literary translators are organized in the IG Medien (the media trades union)

rather than in the BDÜ; equally, the specific requirements of localization -

and its value as a forerunner for the profession as a whole - are not at all

widely known to translators. Last but not least, this fragmentation is

repeated across the increasingly artificial boundaries within the language

industry as a whole - there is deep mutual ignorance, misunderstanding and

even on occasion suspicion between translators and computational linguists,

for example.



The translator as value-added service provider

Despite these problems, there is a gradual introduction of economic

discipline and more advanced technology into the profession, and hence the

emergence of a third paradigm - that of the value-added service provider. In

fact, in many cases this development is the attempt to make a virtue out of

necessity, with failure to move in this direction being penalized. There are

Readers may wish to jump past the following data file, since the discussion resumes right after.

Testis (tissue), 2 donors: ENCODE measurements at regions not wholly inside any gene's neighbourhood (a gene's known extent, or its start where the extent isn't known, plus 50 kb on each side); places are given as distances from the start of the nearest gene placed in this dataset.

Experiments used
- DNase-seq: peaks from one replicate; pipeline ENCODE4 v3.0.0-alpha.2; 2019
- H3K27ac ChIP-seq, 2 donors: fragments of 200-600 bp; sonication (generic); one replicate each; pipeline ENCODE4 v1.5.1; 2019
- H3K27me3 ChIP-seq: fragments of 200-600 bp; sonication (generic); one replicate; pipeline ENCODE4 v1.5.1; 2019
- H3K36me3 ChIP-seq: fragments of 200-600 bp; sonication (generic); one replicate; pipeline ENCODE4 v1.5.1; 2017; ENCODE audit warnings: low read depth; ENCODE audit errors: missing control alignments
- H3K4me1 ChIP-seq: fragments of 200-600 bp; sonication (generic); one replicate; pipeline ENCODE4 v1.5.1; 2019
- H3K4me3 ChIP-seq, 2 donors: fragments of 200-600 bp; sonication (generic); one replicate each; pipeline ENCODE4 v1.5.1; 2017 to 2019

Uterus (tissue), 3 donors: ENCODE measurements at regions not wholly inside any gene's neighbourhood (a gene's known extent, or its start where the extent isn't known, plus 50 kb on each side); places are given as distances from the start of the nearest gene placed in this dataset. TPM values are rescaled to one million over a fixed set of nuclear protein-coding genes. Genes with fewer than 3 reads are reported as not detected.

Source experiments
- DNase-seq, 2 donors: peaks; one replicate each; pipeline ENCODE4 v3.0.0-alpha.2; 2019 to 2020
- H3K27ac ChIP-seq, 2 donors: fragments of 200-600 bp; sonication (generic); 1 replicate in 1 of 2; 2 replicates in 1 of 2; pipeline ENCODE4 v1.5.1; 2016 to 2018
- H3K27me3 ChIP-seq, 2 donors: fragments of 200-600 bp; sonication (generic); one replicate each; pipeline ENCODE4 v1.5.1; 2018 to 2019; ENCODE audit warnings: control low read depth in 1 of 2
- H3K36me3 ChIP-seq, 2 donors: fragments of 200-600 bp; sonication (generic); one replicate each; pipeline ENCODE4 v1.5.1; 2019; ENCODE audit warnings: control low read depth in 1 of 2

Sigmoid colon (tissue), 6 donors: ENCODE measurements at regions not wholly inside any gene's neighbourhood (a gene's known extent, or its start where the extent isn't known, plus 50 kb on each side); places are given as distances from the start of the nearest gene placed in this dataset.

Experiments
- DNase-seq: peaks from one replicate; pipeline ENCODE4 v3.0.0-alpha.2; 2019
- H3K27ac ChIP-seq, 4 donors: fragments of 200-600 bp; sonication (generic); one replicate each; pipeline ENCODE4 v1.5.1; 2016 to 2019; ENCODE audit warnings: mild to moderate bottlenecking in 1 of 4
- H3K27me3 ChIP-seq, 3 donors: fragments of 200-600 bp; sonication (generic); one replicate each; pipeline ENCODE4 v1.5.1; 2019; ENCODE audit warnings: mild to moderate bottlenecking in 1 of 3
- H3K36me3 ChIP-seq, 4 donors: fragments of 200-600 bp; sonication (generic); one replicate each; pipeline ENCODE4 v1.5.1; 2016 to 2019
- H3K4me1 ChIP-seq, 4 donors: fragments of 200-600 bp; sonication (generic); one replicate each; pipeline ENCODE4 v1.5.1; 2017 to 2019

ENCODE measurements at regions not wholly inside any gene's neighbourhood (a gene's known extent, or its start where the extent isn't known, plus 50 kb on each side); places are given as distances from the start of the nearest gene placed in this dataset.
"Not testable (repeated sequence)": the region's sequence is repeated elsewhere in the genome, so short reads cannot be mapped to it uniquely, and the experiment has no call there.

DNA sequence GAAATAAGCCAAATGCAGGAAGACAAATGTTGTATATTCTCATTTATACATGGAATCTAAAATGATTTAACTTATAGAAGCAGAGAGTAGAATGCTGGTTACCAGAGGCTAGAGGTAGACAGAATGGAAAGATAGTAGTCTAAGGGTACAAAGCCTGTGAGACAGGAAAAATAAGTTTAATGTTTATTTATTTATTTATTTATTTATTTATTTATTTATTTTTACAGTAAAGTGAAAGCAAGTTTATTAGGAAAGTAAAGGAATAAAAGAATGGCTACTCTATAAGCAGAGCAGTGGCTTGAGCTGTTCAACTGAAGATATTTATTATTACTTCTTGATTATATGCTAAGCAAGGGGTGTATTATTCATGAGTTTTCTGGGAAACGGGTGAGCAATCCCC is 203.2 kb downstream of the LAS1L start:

several reasons for this. Economic and political developments have led to a

shift in workflows (away from \"minor\" European languages such as Italian,

for example, and towards \"exotic\" ones such as Chinese and Japanese).

Equally, English is widely established as a backbone language, with many

non-native speakers now writing in it. While the volume of translation as a

whole is increasing, that of translation into English is therefore

stagnating [6]. Equally, the size of individual jobs and the tighter

turnaround times require increased coordination of work by different

individuals and hence project management skills (localization is a classic

example of this). Finally, the increasing transparency of translation costs

caused by the conversion of many in-house departments into cost or even

profit centers has led to an increasing need for financial management and

for sales and negotiation skills.



A 1983 study by a committee of the Fédération Internationale des Traducteurs

concluded on the basis of a survey that internal translation services were

among the most expensive service departments within enterprises, and

therefore the most liable to be cut during economic set-backs [7].

Management concentration on \"core competencies\" and a corresponding

readiness to outsource non-core areas has since compounded this trend.

Obviously, this process is not confined to translators, but is part of a